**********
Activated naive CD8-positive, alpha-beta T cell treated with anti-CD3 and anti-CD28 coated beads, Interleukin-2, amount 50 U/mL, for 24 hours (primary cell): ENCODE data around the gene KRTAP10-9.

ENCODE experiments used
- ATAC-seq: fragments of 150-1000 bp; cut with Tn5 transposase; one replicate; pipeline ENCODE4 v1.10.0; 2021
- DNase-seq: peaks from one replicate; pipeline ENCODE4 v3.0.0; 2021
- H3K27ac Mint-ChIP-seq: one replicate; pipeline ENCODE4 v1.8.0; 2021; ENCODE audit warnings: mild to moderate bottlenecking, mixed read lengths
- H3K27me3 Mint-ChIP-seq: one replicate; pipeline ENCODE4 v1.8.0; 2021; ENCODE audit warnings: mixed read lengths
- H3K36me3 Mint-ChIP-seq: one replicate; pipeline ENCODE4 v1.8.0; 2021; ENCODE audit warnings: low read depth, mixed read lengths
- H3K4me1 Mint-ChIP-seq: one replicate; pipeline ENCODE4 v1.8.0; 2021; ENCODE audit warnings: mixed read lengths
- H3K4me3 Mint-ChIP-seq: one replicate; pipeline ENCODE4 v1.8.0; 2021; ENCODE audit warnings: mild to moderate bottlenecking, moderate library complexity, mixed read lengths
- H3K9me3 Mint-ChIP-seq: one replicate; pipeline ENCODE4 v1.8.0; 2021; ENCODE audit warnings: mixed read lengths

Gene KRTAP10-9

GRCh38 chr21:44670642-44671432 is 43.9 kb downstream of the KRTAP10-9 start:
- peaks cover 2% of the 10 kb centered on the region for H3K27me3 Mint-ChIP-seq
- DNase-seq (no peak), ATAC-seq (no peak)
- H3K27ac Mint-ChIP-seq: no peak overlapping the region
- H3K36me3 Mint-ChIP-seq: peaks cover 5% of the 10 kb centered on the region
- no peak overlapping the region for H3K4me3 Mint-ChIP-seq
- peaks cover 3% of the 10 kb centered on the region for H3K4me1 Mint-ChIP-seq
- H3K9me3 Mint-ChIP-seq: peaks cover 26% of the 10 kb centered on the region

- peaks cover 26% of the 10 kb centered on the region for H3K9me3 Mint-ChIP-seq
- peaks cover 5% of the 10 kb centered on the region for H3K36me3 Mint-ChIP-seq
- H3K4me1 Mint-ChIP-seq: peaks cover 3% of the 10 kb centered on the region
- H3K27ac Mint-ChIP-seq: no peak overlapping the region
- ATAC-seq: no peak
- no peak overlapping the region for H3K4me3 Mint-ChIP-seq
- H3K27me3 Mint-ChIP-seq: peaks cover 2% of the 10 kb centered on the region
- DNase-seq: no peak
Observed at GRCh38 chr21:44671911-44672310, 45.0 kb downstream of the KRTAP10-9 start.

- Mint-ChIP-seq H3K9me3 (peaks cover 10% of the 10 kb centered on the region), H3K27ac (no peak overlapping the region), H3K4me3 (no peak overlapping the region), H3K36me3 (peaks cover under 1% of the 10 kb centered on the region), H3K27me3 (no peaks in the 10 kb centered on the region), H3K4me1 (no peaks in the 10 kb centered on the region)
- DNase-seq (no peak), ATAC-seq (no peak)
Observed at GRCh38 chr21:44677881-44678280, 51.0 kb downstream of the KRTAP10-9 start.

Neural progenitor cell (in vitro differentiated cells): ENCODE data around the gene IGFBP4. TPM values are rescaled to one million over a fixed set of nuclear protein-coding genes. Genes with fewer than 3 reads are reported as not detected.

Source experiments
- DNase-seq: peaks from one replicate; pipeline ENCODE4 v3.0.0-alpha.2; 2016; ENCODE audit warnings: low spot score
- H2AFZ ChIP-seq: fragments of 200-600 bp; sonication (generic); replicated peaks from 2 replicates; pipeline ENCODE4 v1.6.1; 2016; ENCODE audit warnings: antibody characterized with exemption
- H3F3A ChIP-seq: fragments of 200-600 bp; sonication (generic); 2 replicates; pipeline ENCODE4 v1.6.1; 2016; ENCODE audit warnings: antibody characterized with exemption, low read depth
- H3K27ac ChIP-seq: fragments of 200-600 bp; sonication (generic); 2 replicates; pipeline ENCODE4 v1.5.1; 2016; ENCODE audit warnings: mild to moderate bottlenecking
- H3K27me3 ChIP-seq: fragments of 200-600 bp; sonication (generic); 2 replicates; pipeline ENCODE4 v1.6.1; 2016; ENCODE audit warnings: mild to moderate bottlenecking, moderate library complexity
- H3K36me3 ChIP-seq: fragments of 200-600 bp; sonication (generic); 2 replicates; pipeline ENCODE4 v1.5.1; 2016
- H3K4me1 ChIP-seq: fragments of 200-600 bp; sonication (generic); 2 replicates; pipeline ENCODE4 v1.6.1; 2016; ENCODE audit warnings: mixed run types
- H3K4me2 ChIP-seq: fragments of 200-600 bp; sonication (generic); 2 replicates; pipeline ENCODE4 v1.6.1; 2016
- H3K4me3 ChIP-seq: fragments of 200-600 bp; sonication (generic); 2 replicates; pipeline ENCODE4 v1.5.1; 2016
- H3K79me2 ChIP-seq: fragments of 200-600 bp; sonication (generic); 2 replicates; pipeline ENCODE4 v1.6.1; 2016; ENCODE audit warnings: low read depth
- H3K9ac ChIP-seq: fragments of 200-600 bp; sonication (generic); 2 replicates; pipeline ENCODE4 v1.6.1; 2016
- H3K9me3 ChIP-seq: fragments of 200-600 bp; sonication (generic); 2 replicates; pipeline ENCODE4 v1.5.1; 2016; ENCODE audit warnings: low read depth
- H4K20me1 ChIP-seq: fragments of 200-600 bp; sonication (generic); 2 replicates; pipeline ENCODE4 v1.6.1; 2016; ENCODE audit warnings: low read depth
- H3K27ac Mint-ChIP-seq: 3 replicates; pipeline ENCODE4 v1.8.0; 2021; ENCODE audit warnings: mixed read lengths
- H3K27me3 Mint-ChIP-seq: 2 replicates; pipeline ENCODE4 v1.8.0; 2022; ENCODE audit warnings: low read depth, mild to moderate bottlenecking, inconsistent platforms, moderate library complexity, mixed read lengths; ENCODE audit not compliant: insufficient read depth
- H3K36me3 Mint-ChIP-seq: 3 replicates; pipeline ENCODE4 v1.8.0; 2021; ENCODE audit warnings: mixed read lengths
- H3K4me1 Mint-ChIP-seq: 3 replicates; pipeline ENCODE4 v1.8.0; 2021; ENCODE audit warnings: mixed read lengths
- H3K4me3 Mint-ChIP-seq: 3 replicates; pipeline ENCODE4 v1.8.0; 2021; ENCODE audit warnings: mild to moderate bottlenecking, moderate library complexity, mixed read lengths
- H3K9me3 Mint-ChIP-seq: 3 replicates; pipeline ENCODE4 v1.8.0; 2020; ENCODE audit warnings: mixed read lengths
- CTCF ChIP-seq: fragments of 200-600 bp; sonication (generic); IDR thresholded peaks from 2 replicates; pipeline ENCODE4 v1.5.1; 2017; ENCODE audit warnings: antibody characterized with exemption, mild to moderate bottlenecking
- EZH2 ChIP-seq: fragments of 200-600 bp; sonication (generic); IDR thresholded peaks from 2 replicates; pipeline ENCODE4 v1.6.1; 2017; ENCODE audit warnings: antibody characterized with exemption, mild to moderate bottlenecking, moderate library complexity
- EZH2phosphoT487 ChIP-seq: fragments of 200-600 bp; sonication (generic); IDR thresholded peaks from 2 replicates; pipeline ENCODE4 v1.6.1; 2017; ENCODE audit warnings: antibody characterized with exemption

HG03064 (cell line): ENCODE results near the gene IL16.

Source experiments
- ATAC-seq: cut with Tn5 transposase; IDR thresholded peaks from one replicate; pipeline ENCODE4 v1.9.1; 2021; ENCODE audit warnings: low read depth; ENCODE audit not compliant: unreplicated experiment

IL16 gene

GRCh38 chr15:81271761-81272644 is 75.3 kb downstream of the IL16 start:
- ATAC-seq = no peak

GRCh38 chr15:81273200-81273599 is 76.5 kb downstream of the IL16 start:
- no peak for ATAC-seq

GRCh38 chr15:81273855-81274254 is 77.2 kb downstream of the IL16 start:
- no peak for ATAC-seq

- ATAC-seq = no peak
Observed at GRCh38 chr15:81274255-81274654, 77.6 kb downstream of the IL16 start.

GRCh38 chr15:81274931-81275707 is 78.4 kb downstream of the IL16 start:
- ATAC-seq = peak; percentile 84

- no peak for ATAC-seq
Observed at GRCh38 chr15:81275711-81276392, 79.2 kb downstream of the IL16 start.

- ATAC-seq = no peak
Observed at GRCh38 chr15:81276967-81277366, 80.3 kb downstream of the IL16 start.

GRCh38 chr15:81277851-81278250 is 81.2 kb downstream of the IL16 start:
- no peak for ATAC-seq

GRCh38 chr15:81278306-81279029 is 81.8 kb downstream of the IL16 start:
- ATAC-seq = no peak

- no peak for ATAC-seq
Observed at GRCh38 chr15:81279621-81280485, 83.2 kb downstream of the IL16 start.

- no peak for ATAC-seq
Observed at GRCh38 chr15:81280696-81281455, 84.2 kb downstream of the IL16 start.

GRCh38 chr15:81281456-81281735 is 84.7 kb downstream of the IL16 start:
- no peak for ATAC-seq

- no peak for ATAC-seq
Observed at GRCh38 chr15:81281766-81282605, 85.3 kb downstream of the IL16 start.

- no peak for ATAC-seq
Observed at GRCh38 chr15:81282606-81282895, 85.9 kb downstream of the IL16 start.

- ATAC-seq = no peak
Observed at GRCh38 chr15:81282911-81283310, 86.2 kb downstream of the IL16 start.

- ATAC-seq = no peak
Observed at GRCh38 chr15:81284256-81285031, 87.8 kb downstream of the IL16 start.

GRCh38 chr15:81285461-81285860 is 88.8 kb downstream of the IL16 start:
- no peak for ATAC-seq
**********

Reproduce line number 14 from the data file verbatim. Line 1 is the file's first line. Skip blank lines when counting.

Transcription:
- DNase-seq (no peak), ATAC-seq (no peak)